Myth-busting study reveals that gamblers can't detect slot machine payout percentages
It's a common sight on casino floors: patrons jumping from slot machine to slot machine before eventually hunkering down at a game that's due for the next big payout. But can players—even the regulars who frequent a particular property—really tell the difference between the house edge on one game from that of another?
Nope. At least not according to a series of recent studies led by Anthony Lucas, a UNLV Hospitality College professor and former gaming industry operations analyst.
For the past several years, Lucas and colleague Katherine Spilde from San Diego State University have taken to casino floors on multiple properties in the U.S., Australia, and Mexico to investigate. Their results contradict long-held beliefs by casino operators about a player's ability to detect differences in how much—and how often—a slot machine pays.
"I think some operators are naturally and understandably cautious of new information that challenges traditional industry practices," said Lucas. "But we must consider how we know what we know. This is where our work takes on a Moneyball-like aspect—questioning the wisdom of widely held beliefs when data show that a new way of thinking may be better."
In their latest study, the UNLV-led research team compared two pairs of reel slot games at a "locals" casino in suburban Sydney, Australia, where all wagering occurs on electronic gaming devices.
Their process is relatively straightforward: take two identical slot machines, positioned in similar places on a casino floor, but vary the par—the percent of total coin-in that the machine keeps over time. For example, if the par on a game is set at 10 percent, the machine would be expected to retain $10 of every $100 wagered, on average, over the long term. But in the short term, this rarely happens, increasing the difficulty of par detection.
For this study, researchers compared the daily performance of pairings for the games "Tokyo Rose" and "Dragon's Fortune X" over a nine-month period. The pars within each pairing ranged from 7.98 percent on the low end to 14.93 percent on the high end.
Researchers measured daily coin-in for each machine as well as its T-win, a formula that multiplies coin-in and par to calculate a machine's expected value, or its theoretical win. If, over the course of the nine-month test, regular players could detect a difference in the pars, this comparison would reveal whether (and how much) players migrated from higher par to lower par games.
As Lucas predicted, differences between the high and low par games remained stable throughout the length of the study, which meant that there was no statistically significant indication of play migration.
And while the lower par machines had more coin-in over the course of the study period, the T-win was greater on average for the high par machines. The positive impact from the elevated T-win on revenue for the higher par machines more than compensated for the decline in coin-in on those machines.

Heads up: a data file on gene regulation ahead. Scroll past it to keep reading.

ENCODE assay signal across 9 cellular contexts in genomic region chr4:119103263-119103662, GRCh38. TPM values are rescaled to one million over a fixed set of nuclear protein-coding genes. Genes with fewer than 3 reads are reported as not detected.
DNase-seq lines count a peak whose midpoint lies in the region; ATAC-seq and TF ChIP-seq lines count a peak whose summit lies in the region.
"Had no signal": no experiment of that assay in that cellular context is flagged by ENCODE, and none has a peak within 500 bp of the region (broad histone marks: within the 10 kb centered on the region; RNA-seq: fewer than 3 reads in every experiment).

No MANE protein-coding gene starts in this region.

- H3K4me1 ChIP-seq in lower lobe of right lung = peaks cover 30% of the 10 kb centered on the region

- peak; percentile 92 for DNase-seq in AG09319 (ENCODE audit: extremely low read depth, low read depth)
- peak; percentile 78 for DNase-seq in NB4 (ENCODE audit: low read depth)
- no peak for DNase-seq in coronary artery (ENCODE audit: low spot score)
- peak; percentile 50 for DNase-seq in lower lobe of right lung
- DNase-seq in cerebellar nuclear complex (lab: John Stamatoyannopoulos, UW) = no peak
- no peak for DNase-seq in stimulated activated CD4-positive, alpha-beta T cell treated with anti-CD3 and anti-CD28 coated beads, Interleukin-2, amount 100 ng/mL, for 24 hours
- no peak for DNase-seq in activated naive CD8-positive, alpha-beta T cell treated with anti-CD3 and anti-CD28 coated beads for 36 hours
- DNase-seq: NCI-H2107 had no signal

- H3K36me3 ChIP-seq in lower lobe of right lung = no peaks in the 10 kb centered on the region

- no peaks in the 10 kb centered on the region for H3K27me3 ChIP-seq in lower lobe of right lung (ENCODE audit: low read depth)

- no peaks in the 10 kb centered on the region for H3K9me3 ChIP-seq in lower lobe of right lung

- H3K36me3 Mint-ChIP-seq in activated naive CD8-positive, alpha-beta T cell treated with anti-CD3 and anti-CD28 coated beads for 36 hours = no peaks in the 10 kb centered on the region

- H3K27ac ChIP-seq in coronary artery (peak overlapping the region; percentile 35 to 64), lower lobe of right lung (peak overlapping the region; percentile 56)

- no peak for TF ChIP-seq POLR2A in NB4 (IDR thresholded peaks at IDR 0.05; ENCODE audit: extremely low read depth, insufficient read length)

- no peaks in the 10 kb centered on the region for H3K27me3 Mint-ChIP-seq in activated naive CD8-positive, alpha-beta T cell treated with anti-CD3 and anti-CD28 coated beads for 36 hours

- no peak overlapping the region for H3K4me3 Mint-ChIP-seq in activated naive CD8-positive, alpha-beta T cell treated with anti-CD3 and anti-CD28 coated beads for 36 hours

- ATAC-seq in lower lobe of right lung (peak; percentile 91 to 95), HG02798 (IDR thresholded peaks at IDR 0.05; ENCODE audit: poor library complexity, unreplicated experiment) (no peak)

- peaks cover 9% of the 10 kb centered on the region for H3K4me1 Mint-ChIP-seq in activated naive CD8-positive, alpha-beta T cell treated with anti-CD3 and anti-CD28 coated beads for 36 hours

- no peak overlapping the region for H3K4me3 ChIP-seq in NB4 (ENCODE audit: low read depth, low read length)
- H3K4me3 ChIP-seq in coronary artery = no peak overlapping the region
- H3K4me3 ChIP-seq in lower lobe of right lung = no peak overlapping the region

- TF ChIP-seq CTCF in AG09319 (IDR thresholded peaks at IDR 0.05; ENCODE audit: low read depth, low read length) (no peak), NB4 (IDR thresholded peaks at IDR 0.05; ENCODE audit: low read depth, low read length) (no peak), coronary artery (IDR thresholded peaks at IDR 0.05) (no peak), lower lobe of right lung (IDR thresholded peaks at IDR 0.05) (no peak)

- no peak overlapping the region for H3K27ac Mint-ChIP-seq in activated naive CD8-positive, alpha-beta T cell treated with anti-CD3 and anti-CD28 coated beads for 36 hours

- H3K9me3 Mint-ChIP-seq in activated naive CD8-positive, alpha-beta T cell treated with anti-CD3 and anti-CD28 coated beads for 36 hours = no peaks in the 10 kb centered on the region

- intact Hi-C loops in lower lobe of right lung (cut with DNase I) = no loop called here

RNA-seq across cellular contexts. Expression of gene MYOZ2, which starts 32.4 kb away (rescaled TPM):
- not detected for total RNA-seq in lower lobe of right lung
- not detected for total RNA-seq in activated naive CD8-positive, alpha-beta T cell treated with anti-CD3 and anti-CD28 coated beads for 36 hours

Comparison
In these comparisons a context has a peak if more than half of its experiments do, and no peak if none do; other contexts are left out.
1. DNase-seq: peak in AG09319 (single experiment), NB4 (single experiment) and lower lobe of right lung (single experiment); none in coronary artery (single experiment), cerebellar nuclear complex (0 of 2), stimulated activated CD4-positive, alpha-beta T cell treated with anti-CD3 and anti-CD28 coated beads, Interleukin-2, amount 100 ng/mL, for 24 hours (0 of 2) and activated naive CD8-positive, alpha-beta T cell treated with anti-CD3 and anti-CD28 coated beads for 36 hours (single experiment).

"Casino operators should take note of the substantial increases in T-win, as they are responsible for optimizing revenues, not coin-in," said Lucas.
The results were also consistent with findings from the team's previous studies, which analyzed 11 pairs of games over 180 days at gaming properties in U.S., Mexico and Australia.
So, other than busting one of gaming's great myths, why does this matter?
Pars are an important factor for casinos looking to optimize revenues, as the bulk of slot revenues come from reel slots, and a lion's share of a casino's overall profits come from slot operations. While there are exceptions to this rule, it is true for most of the world's casinos.
"Ultimately, operators are responsible for optimizing slot revenues, which is no simple task," Lucas said. "Knowing which par will produce the greatest win is most helpful, but the optimization issue becomes more complex when the possibility of player detection is introduced."
That's where industry perspective is mixed, as operators have expressed concerns that short-term gains from higher pars could lead to long-term losses as players leave perceived "tight" slot floors for the greener pastures of their competitors.
To account for this concern, researchers extended length of time from previous work, from six months to nine months. They also expanded the difference in pars between matched pairs from 4.9 percent in the initial study to 6.95 percent in the current study.
In a concurrent study, the researchers compared the Australian data with four, two-game pairings at two similarly situated casinos in Mexico. Par differences for those games were even more drastic—ranging from 7.98 to 8.9 percent.
Despite these factors, in both instances the results still found no evidence of players moving away from higher-par machines to their low-par counterparts, and the high-par games continued to post substantially greater revenues.
"Put simply, our results suggest that greater pars produce greater revenues, without the risk of brand damage resulting from 'price' detection," Lucas said.